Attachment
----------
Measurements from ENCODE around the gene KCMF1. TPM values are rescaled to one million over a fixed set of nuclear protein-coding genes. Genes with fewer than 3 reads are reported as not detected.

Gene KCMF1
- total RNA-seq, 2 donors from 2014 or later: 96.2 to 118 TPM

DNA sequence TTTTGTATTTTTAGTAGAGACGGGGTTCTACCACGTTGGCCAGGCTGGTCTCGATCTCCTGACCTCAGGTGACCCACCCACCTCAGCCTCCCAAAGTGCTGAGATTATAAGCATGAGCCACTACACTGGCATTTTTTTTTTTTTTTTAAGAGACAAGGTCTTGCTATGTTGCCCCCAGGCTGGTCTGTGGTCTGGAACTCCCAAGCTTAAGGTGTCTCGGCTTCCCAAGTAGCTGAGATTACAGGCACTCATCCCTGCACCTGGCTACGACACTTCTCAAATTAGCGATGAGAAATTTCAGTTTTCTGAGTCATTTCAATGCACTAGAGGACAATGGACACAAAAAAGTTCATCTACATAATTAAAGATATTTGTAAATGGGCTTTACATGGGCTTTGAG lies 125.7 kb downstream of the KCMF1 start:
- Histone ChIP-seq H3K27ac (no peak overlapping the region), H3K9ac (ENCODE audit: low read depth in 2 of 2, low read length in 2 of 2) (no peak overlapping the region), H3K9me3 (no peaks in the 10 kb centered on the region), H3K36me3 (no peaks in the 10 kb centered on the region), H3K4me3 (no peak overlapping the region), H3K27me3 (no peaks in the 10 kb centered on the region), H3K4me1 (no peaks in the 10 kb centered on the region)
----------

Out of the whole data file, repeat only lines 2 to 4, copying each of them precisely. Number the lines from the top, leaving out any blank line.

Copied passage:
Gene KCMF1
- total RNA-seq, 2 donors from 2014 or later: 96.2 to 118 TPM

DNA sequence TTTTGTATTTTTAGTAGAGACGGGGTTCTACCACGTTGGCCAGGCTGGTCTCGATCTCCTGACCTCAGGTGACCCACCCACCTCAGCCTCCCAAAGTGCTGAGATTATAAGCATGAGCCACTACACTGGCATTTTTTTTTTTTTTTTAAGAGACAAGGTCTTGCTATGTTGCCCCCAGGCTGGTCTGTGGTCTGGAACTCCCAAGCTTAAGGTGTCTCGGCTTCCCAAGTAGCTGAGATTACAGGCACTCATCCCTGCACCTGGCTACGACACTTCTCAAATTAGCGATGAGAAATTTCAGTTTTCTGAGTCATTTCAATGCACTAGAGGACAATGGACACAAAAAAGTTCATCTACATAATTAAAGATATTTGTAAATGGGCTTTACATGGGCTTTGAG lies 125.7 kb downstream of the KCMF1 start: